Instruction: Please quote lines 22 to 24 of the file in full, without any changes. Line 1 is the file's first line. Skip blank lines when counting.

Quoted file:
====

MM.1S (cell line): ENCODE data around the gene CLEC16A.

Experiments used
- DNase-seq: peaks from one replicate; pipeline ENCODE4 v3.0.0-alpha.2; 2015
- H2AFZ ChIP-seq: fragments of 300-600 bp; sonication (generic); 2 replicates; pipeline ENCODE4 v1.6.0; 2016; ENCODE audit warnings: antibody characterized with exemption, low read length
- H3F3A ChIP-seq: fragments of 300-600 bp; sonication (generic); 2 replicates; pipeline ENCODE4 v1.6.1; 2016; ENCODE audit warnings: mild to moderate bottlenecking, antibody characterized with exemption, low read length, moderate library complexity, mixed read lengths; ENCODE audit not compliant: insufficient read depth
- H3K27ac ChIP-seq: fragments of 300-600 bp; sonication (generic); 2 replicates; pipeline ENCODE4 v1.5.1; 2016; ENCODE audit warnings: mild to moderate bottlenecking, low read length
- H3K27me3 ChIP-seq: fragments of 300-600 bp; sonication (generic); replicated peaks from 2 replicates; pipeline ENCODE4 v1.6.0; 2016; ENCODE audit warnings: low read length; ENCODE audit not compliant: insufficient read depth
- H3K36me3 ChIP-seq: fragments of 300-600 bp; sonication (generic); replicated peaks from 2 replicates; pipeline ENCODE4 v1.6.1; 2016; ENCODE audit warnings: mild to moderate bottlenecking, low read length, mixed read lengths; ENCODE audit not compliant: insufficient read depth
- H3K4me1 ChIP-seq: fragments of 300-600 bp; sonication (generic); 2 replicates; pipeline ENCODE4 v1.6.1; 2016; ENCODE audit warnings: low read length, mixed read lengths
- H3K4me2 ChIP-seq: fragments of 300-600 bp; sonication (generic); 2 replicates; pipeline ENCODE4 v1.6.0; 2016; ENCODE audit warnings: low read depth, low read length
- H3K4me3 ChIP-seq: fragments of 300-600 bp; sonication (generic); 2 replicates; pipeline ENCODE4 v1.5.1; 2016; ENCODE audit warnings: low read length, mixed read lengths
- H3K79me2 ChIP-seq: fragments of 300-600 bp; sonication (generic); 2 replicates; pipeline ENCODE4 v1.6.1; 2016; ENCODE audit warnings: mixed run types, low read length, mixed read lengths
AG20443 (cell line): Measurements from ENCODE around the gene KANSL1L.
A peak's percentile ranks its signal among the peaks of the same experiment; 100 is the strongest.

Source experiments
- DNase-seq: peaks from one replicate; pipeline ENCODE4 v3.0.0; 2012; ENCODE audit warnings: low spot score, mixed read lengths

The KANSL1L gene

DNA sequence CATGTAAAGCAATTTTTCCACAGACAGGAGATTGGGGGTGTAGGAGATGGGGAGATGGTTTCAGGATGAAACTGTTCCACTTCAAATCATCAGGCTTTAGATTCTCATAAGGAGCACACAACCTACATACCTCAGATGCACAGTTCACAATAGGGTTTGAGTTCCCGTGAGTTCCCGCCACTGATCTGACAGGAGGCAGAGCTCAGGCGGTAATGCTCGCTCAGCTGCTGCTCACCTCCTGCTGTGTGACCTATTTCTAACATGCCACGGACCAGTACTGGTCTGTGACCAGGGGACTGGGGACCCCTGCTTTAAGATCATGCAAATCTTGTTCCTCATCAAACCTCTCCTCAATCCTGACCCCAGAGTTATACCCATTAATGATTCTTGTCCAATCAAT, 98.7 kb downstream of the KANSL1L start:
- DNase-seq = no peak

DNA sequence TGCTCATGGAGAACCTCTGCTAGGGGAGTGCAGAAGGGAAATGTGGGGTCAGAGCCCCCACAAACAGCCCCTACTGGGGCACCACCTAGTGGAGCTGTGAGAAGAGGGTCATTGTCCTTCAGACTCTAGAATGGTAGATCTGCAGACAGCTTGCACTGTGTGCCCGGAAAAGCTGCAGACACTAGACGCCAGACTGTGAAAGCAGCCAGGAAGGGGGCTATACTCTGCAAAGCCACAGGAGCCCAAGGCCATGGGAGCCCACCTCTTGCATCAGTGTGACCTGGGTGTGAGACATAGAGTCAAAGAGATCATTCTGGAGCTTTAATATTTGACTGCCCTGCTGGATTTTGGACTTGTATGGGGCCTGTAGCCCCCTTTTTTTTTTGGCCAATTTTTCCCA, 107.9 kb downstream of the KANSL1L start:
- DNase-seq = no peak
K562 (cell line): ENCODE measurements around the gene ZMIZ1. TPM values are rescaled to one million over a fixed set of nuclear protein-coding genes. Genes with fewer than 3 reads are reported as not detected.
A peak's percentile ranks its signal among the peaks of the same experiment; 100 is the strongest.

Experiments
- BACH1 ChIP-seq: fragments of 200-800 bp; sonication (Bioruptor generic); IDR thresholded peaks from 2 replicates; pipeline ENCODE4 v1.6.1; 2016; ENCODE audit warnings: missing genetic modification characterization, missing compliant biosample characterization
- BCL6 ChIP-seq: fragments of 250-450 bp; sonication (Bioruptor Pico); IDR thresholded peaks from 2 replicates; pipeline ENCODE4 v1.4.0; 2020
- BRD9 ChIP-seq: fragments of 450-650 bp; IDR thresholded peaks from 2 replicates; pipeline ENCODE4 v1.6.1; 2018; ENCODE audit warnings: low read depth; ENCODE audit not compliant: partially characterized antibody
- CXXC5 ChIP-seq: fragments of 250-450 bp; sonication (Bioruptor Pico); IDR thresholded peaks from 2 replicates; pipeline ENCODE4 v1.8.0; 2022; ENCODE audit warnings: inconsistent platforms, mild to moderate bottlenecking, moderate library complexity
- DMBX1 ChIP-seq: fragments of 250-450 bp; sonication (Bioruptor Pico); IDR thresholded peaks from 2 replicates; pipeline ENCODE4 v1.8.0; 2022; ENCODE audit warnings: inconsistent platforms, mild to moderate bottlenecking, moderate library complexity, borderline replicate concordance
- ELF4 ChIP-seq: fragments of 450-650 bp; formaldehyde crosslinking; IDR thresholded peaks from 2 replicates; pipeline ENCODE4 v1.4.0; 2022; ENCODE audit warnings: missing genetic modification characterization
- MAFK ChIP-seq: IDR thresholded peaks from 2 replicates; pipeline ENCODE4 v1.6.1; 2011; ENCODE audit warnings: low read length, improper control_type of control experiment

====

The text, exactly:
K562 (cell line): ENCODE measurements around the gene ZMIZ1. TPM values are rescaled to one million over a fixed set of nuclear protein-coding genes. Genes with fewer than 3 reads are reported as not detected.
A peak's percentile ranks its signal among the peaks of the same experiment; 100 is the strongest.

Experiments